My desire for knowledge is intermittent, but my desire to bathe my head in atmospheres unknown to my feet is perennial and constant. The highest that we can attain to is not Knowledge, but Sympathy with Intelligence.—"Walking"
On every hand we observe a truly wise practice, in education, in morals, and in the arts of life, the embodied wisdom of many an ancient philosopher.—A Week on the Concord and Merrimack Rivers
Only in their saner moments do men hear the crickets. It is balm to the philosopher. It tempers his thoughts.—Journal, 22 May 1854
Poetry implies the whole truth. Philosophy expresses a particle of it.—Journal, 26 January 1852
Poets and philosophers and statesmen thus spring up in the country pastures, and outlast the hosts of unoriginal men.—"Wild Apples"
Slow are the beginnings of philosophy.—"Natural History of Massachusetts"
The best philosophy untrue that aims But to console man for his grievances.—"Natural History of Massachusetts"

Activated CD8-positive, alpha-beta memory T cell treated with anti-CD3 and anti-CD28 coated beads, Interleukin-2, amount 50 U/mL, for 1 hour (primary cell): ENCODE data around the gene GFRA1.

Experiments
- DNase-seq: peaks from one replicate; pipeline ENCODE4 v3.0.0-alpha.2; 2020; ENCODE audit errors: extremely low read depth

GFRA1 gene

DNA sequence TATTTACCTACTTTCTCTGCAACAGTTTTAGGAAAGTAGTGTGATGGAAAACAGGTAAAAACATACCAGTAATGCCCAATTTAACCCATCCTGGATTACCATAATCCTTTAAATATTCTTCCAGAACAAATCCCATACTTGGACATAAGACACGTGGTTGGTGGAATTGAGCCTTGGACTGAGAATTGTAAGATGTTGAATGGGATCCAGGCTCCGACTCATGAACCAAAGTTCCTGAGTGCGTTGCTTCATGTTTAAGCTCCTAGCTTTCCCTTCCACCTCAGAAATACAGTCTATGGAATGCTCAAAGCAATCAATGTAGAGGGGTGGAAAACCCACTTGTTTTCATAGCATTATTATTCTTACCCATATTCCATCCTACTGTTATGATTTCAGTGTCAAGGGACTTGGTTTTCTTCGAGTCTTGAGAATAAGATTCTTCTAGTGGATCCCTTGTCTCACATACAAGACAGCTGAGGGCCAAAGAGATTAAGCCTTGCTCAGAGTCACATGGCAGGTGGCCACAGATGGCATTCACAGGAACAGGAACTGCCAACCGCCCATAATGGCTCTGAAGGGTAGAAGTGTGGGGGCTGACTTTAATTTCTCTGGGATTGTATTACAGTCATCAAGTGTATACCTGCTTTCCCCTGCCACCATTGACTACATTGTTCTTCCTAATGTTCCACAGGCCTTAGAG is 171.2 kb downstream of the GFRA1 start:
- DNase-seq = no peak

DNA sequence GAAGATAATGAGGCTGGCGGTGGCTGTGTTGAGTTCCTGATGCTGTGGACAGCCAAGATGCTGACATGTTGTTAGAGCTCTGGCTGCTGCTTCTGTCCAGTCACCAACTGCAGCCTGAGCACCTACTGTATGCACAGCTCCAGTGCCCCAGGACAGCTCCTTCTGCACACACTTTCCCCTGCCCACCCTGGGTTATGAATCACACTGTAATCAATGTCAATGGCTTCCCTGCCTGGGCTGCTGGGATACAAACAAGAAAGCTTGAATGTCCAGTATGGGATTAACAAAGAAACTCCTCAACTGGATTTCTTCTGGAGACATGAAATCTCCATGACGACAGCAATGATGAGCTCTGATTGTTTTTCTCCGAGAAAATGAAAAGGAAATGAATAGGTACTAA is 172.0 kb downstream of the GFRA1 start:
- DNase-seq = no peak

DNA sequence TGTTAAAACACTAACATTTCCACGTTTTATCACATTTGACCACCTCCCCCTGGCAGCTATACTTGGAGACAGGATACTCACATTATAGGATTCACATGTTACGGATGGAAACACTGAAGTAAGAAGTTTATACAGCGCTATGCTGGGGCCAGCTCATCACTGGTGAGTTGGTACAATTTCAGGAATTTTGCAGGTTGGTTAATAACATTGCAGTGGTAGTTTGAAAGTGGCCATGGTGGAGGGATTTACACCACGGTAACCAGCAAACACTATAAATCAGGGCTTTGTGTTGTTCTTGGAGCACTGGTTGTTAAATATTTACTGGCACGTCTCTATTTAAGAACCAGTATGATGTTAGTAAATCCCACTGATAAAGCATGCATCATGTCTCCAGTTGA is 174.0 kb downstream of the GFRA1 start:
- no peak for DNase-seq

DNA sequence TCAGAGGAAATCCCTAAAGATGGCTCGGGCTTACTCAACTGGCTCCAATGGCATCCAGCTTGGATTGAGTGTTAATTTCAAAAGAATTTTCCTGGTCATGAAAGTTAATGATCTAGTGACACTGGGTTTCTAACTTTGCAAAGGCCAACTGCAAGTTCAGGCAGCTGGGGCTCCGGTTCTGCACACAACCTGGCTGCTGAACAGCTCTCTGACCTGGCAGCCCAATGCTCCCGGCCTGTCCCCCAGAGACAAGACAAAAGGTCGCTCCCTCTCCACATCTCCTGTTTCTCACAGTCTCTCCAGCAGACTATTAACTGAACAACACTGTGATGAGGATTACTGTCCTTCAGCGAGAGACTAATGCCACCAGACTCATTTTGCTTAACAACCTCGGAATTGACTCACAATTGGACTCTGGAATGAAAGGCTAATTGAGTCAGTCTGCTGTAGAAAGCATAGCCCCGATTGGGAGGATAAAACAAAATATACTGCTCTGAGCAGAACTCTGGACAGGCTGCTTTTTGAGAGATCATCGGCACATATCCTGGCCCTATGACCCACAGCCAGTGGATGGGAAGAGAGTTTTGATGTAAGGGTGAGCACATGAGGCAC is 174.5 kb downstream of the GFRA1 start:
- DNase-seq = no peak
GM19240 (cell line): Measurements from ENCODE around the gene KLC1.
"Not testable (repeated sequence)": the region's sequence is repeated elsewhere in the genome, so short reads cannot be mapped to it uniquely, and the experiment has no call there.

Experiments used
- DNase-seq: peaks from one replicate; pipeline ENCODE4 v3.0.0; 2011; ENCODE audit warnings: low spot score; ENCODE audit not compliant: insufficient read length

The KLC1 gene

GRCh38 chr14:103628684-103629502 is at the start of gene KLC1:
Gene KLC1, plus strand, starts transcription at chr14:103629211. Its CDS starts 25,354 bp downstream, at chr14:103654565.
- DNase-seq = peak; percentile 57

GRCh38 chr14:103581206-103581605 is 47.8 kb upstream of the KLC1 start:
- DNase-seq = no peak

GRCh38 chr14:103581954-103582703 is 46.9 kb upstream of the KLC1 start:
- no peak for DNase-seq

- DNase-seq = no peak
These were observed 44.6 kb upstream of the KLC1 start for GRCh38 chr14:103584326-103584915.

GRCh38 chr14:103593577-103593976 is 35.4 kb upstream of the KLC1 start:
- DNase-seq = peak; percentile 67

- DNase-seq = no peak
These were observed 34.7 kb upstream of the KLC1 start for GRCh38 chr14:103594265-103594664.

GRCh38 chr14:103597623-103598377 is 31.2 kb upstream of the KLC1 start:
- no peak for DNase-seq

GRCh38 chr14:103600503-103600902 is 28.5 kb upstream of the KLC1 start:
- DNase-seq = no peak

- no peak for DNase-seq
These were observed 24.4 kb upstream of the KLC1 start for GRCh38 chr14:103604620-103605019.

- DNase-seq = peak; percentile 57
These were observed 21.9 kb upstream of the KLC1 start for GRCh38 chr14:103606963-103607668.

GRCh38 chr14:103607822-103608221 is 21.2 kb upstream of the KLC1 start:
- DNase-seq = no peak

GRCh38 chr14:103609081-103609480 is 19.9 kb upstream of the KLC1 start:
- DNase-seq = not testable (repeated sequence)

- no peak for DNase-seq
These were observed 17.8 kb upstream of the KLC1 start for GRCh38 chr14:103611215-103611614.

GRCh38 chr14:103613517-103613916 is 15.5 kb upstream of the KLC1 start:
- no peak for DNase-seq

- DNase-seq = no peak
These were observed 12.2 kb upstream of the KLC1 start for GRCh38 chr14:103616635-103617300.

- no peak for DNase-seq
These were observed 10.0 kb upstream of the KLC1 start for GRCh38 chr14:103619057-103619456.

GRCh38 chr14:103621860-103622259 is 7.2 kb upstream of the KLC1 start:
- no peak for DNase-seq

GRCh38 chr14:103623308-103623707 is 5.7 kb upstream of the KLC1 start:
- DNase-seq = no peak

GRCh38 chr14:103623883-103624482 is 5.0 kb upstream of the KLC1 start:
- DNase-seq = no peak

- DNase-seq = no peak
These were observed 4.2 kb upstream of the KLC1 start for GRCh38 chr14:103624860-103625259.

The fact is I am a mystic, a transcendentalist, and a natural philosopher to boot.—Journal, 5 March 1853
The farmer has always come to the field after some material thing: that is not what a philosopher goes there for.—Journal, 14 October 1857
The oldest Egyptian or Hindoo philosopher raised a corner of the veil from the statue of the divinity; and still the trembling robe remains raised, and I gaze upon as fresh a glory as he did, since it was I in him that was then so bold, and it is he in me that now reviews the vision.—Walden
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